Following on from my last post, let's consider the gross margin vs. inventory turns question. Remember, by "inventory turns" we mean the number of times per year that your inventory, on average, is completely sold and replenished. It's obviously an average, because inevitably some products remain in stock for more than year. So if you received products only on the first of every month, did not purchase during the month, and had nothing left in stock at the end of each month, the number of inventory turns would be 12.
Generally, a higher inventory turn rate is a good thing (to a point). Firstly, turning over your products regularly allows you to react more nimbly to price changes. Secondly, you will generally maintain lower inventory levels, meaning you'll have less working capital tied up in the warehouse (and potentially need less warehouse space). And thirdly, as a consequence you'll end up with less dead stock.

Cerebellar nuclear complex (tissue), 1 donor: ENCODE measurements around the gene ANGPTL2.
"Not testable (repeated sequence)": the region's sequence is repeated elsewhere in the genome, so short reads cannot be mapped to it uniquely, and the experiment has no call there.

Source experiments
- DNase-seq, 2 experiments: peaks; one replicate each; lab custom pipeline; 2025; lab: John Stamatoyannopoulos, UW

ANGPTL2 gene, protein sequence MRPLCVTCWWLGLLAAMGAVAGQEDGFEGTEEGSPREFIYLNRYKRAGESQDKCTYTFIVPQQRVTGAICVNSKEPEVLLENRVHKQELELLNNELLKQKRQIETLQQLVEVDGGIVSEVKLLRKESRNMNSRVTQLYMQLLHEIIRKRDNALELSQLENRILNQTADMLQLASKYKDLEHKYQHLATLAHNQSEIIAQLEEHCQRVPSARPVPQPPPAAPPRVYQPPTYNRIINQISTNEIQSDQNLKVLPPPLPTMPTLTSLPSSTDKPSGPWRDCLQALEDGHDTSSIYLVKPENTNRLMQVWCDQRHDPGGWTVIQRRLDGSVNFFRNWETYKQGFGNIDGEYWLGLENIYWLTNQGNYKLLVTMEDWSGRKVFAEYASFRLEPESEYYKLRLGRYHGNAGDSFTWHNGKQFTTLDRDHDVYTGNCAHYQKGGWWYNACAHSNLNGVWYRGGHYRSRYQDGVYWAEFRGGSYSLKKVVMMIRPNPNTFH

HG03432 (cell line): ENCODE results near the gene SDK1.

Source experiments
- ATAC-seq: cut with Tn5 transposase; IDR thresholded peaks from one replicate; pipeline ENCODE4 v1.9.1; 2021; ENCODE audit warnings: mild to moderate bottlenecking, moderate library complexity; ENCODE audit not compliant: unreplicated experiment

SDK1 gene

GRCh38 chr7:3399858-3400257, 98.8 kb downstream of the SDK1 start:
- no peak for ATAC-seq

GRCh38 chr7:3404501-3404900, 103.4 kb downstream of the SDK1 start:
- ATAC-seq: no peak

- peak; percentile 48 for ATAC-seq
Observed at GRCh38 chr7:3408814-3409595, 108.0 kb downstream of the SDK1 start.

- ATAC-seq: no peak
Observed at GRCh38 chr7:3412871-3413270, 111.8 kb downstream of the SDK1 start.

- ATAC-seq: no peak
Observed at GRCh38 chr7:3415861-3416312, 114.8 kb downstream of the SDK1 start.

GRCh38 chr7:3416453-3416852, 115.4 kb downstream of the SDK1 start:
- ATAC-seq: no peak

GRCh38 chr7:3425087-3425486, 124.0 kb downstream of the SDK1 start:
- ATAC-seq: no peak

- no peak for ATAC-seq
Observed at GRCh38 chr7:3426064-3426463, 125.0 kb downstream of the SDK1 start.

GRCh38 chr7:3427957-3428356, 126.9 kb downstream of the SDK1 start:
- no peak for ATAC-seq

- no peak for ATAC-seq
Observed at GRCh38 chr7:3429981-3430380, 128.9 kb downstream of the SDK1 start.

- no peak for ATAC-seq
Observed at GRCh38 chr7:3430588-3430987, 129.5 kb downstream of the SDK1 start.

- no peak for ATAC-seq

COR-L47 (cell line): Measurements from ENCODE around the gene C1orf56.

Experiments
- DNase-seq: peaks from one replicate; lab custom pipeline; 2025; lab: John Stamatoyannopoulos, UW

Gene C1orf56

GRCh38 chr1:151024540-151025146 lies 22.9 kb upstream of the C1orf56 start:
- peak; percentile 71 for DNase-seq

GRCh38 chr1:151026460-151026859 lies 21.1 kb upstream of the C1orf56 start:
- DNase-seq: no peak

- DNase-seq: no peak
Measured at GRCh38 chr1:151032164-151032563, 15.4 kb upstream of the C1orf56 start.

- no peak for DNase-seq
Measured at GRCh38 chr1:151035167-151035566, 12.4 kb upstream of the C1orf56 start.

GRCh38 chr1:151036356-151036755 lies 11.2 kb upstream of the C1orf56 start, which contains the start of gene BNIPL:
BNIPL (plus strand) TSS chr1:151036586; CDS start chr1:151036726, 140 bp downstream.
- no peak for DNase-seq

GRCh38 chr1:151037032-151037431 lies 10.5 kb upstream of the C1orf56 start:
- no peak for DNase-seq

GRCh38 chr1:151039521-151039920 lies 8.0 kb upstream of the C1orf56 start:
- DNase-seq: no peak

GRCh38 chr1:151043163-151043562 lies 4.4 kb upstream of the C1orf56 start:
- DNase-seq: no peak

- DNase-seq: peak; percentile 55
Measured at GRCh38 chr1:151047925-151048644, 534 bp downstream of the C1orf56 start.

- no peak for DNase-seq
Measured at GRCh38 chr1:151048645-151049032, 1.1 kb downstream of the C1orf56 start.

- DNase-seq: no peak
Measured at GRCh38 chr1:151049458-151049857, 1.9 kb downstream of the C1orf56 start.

Now, I frequently hear warehouse and operations people making comments about their ERP Software, like "if only the software did X or Y, we'd be more efficient at managing inventory." And while that's true to a degree - a good inventory management software system can be a massive aid in improving your inventory turnover - it also requires changes in business philosophy.
Which brings us back to the entrepreneur's obsession with gross margin, and fear of missing out on sales. The two biggest preconceptions that need to change in this context are:
- "It's a good deal at that price, let's buy as much as we can - we'll always find a way to sell it."
- "I must have these products in stock - if my customer orders and I cannot ship immediately, I may lose the customer."
Here's a question: what are the pitfalls in the above beliefs? Please use the comments section below to make a suggestion. The best comment will be incorporated, with accreditation, into the third and final segment on this topic later this month.